Please post your nominations for the Best of Code Review 2014 - Exterminator category.

Answer that points out the most interesting obscure bug in the original code.

In your nomination post, please make sure to include a link to the nominated answer, as well as a short explanation of what makes that post worthy of being nominated in this category, and why it should win over the others.

Small characters at the bottom: Only one nomination per post, nominated answers must have a creation date in 2014, downvotes don't count, and Santa reserves the right to award the top-voted nominee a special bounty as a token of appreciation on behalf of the Code Review community.


Edward on "Calculating the harmonic average"

The original assembly language code was not bad when it was posted, but with certain inputs, such as the integers from 1 to 100,000, it was inaccurate by only 0.2%, dependent on the ordering of the data, making this a very subtle bug.

It also cited Goldberg's seminal paper What Every Computer Scientist Should Know About Floating-Point Arithmetic and illustrates, with sample code, why this is important.


Simon André Forsberg on "Find Min of 3 Numbers hardcoded"

This answers found an obscure bug that was at least partially caused by poor code readability. Not only does the answer point out the bug and several failing test cases, but it also provided a solution to the problem. This is what Code Review is all about and definitely one of the best answers of 2014.

  • 1
    \$\begingroup\$ It is also one of the only two answers (the other being skiwi's) that actually comments about the existing code and not only says "this is how I would do it". \$\endgroup\$ – Simon Forsberg Jan 4 '15 at 14:36

200_success on "Convert number into hours : minutes"

To be honest, I stumbled upon this bug accidentally by carelessly introducing a bug of my own. My original answer, which used date.getHours(), produced nonsense — which @Geo242 rightfully complained about. While fixing the bug that I introduced, it occurred to me that the date.getMinutes() in the original question was also wrong for the same reason.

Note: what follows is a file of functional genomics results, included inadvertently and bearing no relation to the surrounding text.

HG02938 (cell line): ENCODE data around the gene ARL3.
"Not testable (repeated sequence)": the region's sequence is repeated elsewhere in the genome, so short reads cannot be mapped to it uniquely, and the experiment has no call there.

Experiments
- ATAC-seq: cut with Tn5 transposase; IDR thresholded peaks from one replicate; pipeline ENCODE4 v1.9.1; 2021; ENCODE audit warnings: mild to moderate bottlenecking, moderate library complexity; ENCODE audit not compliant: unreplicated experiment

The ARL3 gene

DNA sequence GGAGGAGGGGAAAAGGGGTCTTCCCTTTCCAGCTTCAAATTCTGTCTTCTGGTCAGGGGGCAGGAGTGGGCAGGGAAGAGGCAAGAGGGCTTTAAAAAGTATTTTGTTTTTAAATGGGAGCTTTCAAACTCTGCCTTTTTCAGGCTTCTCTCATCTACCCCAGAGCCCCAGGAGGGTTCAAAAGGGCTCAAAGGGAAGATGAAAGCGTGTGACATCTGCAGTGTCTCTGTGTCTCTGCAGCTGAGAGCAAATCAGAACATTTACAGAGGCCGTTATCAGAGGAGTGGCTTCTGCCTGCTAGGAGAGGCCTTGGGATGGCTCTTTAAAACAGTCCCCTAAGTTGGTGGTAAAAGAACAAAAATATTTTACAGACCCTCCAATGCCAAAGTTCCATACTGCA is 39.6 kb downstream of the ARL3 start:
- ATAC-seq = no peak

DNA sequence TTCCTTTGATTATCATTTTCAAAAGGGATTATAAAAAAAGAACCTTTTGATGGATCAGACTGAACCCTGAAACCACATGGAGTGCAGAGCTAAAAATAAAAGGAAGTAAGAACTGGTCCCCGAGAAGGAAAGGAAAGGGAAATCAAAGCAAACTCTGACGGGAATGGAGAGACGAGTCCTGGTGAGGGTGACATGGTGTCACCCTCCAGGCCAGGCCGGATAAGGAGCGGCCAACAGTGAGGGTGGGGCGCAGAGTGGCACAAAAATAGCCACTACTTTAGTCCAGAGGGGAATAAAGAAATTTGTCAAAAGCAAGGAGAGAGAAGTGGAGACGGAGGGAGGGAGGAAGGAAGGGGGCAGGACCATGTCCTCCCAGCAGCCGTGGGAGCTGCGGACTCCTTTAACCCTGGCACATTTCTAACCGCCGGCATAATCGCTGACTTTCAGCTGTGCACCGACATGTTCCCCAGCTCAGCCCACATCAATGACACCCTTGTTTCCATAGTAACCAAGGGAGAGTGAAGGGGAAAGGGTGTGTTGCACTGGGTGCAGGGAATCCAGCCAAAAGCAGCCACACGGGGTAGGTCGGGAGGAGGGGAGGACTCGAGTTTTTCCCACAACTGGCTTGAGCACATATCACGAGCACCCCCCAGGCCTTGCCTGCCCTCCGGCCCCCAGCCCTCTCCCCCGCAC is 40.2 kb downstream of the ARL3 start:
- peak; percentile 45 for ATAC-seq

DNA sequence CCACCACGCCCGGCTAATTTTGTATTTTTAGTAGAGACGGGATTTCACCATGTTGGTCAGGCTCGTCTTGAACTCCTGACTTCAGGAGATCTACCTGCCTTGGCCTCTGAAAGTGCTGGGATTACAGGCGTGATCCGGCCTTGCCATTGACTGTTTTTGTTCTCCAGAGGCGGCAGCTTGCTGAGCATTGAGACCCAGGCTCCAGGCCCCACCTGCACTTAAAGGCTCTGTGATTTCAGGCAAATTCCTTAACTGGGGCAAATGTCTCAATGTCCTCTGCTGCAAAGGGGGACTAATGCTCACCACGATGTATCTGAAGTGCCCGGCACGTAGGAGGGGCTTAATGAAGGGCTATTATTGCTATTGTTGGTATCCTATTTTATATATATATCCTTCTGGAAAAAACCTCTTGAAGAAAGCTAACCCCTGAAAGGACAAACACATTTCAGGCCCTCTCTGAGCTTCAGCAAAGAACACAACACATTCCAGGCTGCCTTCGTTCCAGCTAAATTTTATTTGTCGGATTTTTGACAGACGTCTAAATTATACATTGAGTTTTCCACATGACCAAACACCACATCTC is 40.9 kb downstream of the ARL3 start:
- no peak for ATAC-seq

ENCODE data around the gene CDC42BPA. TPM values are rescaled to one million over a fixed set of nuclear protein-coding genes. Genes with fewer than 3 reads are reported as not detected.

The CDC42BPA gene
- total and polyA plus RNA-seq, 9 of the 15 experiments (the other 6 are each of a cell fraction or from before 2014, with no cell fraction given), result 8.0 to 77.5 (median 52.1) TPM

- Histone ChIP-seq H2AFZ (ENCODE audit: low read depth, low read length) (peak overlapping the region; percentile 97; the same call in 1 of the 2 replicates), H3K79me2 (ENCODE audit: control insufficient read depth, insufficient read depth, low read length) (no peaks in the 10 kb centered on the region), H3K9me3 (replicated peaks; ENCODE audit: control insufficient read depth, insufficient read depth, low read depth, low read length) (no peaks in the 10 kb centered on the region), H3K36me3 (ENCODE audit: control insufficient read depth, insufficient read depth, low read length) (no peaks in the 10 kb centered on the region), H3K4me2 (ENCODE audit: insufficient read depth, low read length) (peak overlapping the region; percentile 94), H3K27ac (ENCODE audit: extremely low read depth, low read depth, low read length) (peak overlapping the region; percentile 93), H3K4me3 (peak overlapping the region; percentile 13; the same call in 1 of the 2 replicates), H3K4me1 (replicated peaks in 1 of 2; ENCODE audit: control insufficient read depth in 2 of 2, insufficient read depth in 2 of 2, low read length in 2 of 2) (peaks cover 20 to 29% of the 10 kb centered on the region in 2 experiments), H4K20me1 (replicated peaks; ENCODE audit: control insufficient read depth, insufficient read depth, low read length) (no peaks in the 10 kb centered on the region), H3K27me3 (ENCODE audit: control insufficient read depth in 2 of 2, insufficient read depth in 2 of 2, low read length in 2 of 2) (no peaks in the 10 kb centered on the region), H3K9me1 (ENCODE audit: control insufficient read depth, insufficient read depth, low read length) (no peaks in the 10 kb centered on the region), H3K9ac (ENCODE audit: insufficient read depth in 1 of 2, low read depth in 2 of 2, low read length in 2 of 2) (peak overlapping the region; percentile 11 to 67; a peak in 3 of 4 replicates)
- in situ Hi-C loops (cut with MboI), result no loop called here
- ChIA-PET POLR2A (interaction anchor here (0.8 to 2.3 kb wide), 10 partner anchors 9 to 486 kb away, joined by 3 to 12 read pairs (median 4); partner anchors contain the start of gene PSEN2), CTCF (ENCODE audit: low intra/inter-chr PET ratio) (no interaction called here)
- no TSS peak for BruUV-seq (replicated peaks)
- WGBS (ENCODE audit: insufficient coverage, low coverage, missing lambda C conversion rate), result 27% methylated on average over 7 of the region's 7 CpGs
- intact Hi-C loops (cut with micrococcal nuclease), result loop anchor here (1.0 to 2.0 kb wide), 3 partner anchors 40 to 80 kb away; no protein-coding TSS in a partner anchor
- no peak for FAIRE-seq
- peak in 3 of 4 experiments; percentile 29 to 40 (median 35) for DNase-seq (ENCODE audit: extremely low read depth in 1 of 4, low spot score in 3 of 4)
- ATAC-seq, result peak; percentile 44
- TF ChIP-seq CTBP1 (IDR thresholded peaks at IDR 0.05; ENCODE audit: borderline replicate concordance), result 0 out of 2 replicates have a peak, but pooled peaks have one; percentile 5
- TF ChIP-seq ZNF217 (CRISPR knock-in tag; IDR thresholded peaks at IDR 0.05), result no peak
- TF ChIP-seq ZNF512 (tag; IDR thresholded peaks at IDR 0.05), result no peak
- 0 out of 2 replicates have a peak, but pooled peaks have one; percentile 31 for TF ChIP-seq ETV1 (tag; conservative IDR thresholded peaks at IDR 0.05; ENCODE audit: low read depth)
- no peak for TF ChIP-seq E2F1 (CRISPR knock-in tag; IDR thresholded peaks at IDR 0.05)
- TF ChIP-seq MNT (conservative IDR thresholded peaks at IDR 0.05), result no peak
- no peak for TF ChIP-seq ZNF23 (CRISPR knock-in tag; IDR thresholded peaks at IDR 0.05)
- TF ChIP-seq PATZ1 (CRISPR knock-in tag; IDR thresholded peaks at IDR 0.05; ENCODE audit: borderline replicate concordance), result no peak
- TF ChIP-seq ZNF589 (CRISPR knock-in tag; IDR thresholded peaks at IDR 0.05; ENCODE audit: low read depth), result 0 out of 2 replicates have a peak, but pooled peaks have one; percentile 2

I nominate this bug because of

  • its collaborative and serendipitous method of discovery
  • the fact that it manifests itself only in India, Sri Lanka, Afghanistan, Iran, Myanmar, Newfoundland, Venezuela, Nepal, the Chatham Islands, and parts of Australia.

Rolfl on "Regularity in 'The Rusty Towel of Mutual Understanding'"

The answer points out two subtle bugs

  • one in a random selection algorithm that skewed the "randomness" of the selection.

    So, you do have an imbalance. You are selecting people about 10% more often than you should....

  • the second bug is "Dagger" values like "The Dagger of Dread" being over-represented in the output. This came down to a wall-of-text bug, where "Dagger" appeared twice in a list of constants, and was hard to find:

    private static String[] items = { "Chainsaw", "Towel", "Ping-Pong Ball",
            "Longsword", "Scissors", "Dagger", "Blade", "Bow", "Axe", "Dagger",
            "Spoon", "Fork", "Coat", "Chain Mail", "Plate Mail", "Cloak",
            "Cape", "Mirror", "Cauldron", "Pouch", "Boots", "Shoes", "Greaves",
            "Pants", "Robes", "Locket", "Ring", "Amulet", "Potion", "Fish",
            "Teapot", "Hood", "Crown", "Cap", "Helmet" };

The answer details the exact cause of the bugs. These are the kind of bugs that can live in a code base undetected for years, so this is definitely a worthy nominee for "Exterminator of the Year".


Janos on "Code Kata - Berlin Clock"

Considering that a Berlin Clock itself is not very readable to begin with, it's probably no surprise that there would be obscure bugs in the implementation, overlooked by 4 other answers.

I found the bugs by implementing the examples given in the requirements as proper unit tests. By refactoring the code, while keeping the rest of the unit tests intact, the problem became clearer as the code became more readable.


200_success on "Tool for creating CR questions"

The tool was created for Code Review. The act of posting the code to Code Review created the bug. Code review by @200_success found the bug.


Janos on "Time to Next Departure"

The code was dependent on the current time, which made it hard to unit test, and hard to see a bug that would happen when the current time is 58 or 59 minutes, resulting in an infinite loop.


Janos on "Quicksort in Python"

There was an obscure off-by-one error, the first element of a list would not be sorted, for example for input:

[14, 3, 9, 2, 1, 5, 4, 2, 1, 3]

It gave output:

[14, 1, 1, 2, 2, 3, 3, 4, 5, 9]

The bug would have been easier to notice with better variable names, and of course unit tests.


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